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Mars Is About to Have Its ‘Wright Brothers Moment’

NASA is about to take to the air on another planet. As part of its next mission to Mars, leaving Earth this summer, the space agency will attempt to do something that has never been done before: fly a helicopter through the rarefied atmosphere of Mars. If it works, the small helicopter, named Ingenuity, will open a new way for future robotic explorers to get a bird’s-eye view of Mars and other worlds in the solar system. “This is very analogous to the Wright brothers moment, but on another planet,” said MiMi Aung, the project manager of the Mars helicopter at NASA’s Jet Propulsion Laboratory over the past six years. Flying on Mars is not a trivial endeavor. There is not much air there to push against to generate lift. At the surface of Mars, the atmosphere is just 1/100th as dense as Earth’s. The lesser gravity — one-third of what you feel here — helps with getting airborne. But taking off from the surface of Mars is the equivalent of flying at an altitude of 100,000 feet on Earth. No terrestrial helicopter has ever flown that high, and that’s more than twice the altitude that jetliners typically fly at....

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The IRC in San Diego, CA

The International Rescue Committee provides opportunities for refugees, asylees, victims of human trafficking, survivors of torture, and other immigrants to thrive in America. Each year, thousands of people, forced to flee violence and persecution, are welcomed by the people of the United States into the safety and freedom of America. These individuals have survived against incredible odds. The IRC works with government bodies, civil society actors, and local volunteers to help them translate their past experiences into assets that are valuable to their new communities. In San Diego and other offices across the country, the IRC helps them to rebuild their lives. See full web page HERE.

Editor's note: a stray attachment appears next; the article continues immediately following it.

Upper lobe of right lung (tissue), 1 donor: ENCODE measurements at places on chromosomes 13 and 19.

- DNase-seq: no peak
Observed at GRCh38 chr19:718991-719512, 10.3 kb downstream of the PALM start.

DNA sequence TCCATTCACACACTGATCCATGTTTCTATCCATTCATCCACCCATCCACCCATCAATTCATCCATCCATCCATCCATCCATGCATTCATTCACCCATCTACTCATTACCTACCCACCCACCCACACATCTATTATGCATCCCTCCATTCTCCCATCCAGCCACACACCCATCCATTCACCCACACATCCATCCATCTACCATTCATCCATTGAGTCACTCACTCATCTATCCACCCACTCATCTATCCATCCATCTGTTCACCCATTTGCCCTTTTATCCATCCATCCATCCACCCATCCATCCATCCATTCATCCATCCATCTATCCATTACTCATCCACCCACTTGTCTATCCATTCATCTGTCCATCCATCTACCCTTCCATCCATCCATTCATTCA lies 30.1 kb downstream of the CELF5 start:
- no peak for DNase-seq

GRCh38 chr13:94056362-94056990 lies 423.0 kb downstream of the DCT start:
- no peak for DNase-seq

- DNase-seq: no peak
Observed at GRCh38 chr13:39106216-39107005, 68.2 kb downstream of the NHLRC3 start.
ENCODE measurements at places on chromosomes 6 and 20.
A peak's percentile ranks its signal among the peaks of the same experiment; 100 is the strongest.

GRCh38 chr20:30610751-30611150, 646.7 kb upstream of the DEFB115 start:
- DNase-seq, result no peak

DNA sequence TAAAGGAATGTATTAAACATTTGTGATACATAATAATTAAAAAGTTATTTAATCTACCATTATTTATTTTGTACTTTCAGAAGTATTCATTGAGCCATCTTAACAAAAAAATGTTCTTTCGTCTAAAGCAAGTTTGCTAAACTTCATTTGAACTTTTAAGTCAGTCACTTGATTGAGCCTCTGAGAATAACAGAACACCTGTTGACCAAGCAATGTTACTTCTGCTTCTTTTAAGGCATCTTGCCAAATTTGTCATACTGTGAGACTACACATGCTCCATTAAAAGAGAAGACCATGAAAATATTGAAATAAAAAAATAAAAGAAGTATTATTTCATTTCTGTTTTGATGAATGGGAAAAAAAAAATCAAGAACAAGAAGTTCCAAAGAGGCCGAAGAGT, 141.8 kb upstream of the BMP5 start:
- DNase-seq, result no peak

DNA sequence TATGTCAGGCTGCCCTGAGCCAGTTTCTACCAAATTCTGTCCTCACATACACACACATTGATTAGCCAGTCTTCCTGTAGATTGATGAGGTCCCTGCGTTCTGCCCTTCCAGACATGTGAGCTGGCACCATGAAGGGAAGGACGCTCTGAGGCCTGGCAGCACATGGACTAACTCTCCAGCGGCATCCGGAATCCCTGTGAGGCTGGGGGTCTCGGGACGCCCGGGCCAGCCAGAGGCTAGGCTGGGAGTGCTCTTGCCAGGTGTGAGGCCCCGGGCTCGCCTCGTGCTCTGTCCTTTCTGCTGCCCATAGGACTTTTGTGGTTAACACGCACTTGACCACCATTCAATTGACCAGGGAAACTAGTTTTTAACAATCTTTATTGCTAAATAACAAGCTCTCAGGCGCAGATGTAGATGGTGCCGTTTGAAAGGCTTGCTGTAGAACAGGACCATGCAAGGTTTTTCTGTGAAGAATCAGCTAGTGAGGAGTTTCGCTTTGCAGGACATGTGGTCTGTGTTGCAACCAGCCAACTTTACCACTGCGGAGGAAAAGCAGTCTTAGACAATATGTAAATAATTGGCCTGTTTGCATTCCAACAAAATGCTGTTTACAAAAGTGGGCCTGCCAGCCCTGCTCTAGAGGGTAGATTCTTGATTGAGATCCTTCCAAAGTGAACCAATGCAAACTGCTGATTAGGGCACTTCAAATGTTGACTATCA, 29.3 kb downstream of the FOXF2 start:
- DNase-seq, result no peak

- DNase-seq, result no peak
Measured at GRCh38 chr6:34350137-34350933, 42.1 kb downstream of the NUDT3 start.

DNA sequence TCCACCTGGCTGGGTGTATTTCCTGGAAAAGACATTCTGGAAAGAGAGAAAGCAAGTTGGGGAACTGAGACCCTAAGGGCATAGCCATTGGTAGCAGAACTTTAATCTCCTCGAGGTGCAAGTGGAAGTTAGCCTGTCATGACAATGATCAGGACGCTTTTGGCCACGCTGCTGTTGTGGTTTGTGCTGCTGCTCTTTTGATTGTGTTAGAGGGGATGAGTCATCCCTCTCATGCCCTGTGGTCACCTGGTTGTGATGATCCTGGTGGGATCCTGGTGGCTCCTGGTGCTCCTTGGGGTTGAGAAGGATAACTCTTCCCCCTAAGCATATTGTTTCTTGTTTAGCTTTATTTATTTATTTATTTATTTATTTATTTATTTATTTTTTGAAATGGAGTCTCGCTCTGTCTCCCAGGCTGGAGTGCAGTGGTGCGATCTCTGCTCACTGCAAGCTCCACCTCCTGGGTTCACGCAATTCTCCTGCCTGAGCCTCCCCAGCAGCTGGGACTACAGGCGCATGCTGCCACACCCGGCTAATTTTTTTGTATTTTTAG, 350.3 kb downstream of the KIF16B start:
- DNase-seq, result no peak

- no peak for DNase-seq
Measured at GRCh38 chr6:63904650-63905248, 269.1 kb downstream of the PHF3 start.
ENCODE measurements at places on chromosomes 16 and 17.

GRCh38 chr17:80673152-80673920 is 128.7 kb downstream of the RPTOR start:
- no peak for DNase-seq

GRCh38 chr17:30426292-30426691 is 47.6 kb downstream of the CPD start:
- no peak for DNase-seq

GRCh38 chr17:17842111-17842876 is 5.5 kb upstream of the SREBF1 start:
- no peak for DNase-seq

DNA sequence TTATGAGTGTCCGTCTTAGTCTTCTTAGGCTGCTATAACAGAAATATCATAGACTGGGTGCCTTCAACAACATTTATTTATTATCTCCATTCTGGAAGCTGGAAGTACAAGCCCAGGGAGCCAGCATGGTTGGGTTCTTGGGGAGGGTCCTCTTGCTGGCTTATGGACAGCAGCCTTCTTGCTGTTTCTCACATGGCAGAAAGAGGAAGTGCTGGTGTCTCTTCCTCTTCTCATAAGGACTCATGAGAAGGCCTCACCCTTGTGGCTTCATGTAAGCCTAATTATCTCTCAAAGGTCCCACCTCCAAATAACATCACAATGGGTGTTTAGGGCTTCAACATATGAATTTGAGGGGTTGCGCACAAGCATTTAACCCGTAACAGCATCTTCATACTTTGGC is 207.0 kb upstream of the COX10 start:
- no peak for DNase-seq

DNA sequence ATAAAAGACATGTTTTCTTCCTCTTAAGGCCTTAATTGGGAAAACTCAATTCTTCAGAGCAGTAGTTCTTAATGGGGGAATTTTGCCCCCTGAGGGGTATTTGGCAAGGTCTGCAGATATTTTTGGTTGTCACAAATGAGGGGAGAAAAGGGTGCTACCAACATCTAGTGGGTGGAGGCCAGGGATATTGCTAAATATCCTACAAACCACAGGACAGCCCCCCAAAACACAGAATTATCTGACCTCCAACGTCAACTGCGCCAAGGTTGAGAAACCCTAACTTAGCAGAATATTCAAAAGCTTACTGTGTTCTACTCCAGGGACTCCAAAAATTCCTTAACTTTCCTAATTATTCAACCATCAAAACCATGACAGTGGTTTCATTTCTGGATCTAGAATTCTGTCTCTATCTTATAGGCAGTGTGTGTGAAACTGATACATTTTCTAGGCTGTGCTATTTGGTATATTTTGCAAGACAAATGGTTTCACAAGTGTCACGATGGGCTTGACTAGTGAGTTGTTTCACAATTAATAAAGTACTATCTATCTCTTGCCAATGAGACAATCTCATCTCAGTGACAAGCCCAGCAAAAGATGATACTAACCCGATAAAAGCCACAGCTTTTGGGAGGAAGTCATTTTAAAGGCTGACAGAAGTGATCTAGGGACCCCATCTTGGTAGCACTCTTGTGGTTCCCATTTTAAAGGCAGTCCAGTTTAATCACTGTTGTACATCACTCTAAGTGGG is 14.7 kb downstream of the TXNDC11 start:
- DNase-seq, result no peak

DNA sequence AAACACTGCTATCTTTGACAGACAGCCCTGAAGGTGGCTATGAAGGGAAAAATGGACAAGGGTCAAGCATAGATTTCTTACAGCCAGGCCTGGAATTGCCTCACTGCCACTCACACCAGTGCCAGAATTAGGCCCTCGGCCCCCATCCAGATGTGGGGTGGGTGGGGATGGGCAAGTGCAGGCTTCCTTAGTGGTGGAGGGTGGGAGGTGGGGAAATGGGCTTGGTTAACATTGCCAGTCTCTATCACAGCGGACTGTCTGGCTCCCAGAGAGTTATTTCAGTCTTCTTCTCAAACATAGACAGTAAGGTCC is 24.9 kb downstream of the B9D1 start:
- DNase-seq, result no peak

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Musk says that SpaceX will use a giant party balloon to bring an upper stage back

When Elon Musk of SpaceX tweets something interesting, it generates a wave of excitement. So when he tweeted recently that SpaceX might be working on a way to retrieve upper stages of their rockets, it set off a chain of intrigued responses. SpaceX has been retrieving and reusing their lower stages for some time now, and it’s lowered the cost of launching payloads into space. But this is the first hint that they may try to do the same with upper stages. Twitter responders wanted to know exactly what SpaceX has in mind, and what a “giant party balloon” might be. Musk hasn’t elaborated yet, but one of his Twitter followers had something interesting to add. Quinn Kupec, a student at the University of Maryland’s James Clark School of Engineering tweeted to Musk: Universe Today contacted Mr. Kupec to see if he could help us understand what Musk may have been getting at. But first, a little background. An “ultra low ballistic entry coefficient decelerator” is a bit of a mouthful. The ballistic coefficient measures how well a vehicle can overcome air resistance in flight. A high ballistic coefficient means a re-entry vehicle would not lose velocity quickly, and would...

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